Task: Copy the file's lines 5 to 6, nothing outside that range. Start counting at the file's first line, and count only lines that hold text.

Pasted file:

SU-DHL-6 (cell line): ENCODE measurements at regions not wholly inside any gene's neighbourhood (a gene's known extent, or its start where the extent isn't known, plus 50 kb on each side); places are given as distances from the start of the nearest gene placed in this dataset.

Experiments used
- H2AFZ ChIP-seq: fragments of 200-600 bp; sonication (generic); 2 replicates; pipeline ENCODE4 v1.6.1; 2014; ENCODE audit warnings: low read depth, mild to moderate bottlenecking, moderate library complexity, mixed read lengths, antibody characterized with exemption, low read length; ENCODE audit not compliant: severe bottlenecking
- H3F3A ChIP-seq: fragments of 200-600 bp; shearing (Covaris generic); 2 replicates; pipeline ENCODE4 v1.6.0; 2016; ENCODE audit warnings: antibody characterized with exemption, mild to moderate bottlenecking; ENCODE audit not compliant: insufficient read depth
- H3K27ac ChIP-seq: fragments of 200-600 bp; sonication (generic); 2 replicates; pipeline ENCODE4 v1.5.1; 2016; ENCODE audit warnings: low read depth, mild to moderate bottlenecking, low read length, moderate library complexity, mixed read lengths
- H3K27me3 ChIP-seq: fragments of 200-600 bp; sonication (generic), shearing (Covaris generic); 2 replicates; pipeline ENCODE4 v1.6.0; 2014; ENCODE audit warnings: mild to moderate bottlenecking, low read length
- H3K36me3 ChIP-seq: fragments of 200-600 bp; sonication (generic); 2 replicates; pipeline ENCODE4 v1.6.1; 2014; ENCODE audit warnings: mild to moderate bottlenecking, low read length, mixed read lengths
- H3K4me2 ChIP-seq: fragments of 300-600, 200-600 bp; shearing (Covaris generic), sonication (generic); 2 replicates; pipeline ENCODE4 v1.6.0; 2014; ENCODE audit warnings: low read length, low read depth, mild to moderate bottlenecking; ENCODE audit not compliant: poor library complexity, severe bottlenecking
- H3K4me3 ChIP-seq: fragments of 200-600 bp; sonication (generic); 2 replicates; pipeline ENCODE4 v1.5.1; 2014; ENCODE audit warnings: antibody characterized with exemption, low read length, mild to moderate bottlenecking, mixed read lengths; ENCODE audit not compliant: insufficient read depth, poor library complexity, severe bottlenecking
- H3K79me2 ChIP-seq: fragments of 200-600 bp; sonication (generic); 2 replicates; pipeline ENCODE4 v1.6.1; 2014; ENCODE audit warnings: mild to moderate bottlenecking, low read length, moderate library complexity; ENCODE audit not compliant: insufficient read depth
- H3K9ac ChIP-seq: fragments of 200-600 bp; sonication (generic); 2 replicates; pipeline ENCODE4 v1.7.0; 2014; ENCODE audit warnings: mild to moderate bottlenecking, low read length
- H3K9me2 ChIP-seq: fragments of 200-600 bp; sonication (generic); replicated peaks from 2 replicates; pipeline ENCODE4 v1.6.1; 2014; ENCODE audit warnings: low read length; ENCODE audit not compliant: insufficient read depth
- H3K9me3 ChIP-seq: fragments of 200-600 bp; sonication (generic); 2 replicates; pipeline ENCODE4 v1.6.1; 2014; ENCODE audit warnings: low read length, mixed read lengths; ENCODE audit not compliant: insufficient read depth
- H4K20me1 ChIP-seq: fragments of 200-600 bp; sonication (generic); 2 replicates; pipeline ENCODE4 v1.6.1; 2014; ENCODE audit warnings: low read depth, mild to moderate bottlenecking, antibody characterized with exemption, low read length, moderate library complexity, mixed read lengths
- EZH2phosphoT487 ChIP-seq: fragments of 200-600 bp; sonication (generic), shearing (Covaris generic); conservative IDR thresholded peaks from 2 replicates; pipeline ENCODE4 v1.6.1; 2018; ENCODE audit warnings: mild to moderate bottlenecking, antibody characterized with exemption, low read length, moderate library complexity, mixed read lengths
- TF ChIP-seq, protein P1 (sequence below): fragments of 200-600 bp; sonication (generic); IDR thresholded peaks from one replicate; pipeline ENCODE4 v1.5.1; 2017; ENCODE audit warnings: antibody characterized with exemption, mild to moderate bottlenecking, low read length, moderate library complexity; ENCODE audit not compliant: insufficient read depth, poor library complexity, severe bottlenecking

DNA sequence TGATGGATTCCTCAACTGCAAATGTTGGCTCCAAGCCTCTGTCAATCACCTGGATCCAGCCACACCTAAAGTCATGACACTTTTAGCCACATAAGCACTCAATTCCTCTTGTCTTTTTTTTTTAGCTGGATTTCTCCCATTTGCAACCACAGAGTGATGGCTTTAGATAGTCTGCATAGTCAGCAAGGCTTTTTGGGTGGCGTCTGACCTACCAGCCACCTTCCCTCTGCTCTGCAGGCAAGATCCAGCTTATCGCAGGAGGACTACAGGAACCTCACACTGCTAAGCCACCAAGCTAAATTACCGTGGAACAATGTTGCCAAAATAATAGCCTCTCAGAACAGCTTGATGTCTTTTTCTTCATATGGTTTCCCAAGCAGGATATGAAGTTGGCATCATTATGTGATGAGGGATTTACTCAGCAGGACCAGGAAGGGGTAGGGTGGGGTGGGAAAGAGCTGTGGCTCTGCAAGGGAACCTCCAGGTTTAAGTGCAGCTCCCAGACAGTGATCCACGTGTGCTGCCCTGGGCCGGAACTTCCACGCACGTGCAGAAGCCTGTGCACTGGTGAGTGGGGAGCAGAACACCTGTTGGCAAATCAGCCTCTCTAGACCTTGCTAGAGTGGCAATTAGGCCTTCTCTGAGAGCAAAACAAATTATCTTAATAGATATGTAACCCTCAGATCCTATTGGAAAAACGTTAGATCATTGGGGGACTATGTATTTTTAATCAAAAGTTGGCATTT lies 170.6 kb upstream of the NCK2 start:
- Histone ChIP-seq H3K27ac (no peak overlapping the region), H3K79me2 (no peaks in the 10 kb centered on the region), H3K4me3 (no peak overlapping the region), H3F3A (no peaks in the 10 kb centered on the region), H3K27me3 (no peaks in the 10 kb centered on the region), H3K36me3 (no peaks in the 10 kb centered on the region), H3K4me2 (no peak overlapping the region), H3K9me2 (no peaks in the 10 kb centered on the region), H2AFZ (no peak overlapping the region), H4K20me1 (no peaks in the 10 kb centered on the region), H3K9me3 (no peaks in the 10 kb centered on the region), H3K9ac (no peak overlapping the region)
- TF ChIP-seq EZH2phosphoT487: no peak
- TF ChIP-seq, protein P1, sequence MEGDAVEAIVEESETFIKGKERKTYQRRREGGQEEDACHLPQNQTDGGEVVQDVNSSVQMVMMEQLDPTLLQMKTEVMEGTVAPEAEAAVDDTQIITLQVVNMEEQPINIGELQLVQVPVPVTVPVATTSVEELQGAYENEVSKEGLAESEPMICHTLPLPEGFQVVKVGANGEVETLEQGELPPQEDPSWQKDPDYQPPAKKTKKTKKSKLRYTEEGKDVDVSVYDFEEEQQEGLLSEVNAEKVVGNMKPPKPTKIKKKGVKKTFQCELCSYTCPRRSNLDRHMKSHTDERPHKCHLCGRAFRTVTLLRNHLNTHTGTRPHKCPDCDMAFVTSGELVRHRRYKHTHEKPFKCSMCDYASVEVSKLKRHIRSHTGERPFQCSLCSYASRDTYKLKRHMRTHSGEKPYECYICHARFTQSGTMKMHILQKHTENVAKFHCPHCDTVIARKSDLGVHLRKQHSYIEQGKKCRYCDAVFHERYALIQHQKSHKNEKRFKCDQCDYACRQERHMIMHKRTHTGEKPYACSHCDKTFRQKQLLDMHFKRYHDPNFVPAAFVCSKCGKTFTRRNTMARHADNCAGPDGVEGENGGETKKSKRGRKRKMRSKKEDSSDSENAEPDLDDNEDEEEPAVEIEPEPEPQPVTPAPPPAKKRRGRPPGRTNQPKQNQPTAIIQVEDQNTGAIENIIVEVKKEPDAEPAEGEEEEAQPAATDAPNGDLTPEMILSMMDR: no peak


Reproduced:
- H3K27ac ChIP-seq: fragments of 200-600 bp; sonication (generic); 2 replicates; pipeline ENCODE4 v1.5.1; 2016; ENCODE audit warnings: low read depth, mild to moderate bottlenecking, low read length, moderate library complexity, mixed read lengths
- H3K27me3 ChIP-seq: fragments of 200-600 bp; sonication (generic), shearing (Covaris generic); 2 replicates; pipeline ENCODE4 v1.6.0; 2014; ENCODE audit warnings: mild to moderate bottlenecking, low read length